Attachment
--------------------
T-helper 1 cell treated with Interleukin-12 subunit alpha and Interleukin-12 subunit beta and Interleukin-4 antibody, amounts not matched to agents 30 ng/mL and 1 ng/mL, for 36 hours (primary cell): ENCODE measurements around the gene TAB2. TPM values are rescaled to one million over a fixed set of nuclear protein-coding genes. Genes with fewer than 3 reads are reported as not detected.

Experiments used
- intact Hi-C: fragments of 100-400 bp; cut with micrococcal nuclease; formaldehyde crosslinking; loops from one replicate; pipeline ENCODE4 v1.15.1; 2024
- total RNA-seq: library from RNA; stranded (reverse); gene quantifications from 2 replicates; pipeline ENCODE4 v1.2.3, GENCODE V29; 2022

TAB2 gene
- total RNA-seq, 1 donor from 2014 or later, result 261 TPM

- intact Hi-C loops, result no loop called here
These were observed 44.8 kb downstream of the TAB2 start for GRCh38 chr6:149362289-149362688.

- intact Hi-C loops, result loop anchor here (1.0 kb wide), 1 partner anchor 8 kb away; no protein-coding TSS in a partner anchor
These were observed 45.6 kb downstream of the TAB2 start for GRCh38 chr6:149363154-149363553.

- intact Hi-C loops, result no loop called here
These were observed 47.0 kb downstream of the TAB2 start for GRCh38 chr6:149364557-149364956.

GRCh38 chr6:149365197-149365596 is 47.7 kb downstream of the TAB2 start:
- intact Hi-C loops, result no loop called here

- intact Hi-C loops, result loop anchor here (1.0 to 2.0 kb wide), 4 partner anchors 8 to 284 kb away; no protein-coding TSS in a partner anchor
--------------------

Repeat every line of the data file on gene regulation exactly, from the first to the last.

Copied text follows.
T-helper 1 cell treated with Interleukin-12 subunit alpha and Interleukin-12 subunit beta and Interleukin-4 antibody, amounts not matched to agents 30 ng/mL and 1 ng/mL, for 36 hours (primary cell): ENCODE measurements around the gene TAB2. TPM values are rescaled to one million over a fixed set of nuclear protein-coding genes. Genes with fewer than 3 reads are reported as not detected.

Experiments used
- intact Hi-C: fragments of 100-400 bp; cut with micrococcal nuclease; formaldehyde crosslinking; loops from one replicate; pipeline ENCODE4 v1.15.1; 2024
- total RNA-seq: library from RNA; stranded (reverse); gene quantifications from 2 replicates; pipeline ENCODE4 v1.2.3, GENCODE V29; 2022

TAB2 gene
- total RNA-seq, 1 donor from 2014 or later, result 261 TPM

- intact Hi-C loops, result no loop called here
These were observed 44.8 kb downstream of the TAB2 start for GRCh38 chr6:149362289-149362688.

- intact Hi-C loops, result loop anchor here (1.0 kb wide), 1 partner anchor 8 kb away; no protein-coding TSS in a partner anchor
These were observed 45.6 kb downstream of the TAB2 start for GRCh38 chr6:149363154-149363553.

- intact Hi-C loops, result no loop called here
These were observed 47.0 kb downstream of the TAB2 start for GRCh38 chr6:149364557-149364956.

GRCh38 chr6:149365197-149365596 is 47.7 kb downstream of the TAB2 start:
- intact Hi-C loops, result no loop called here

- intact Hi-C loops, result loop anchor here (1.0 to 2.0 kb wide), 4 partner anchors 8 to 284 kb away; no protein-coding TSS in a partner anchor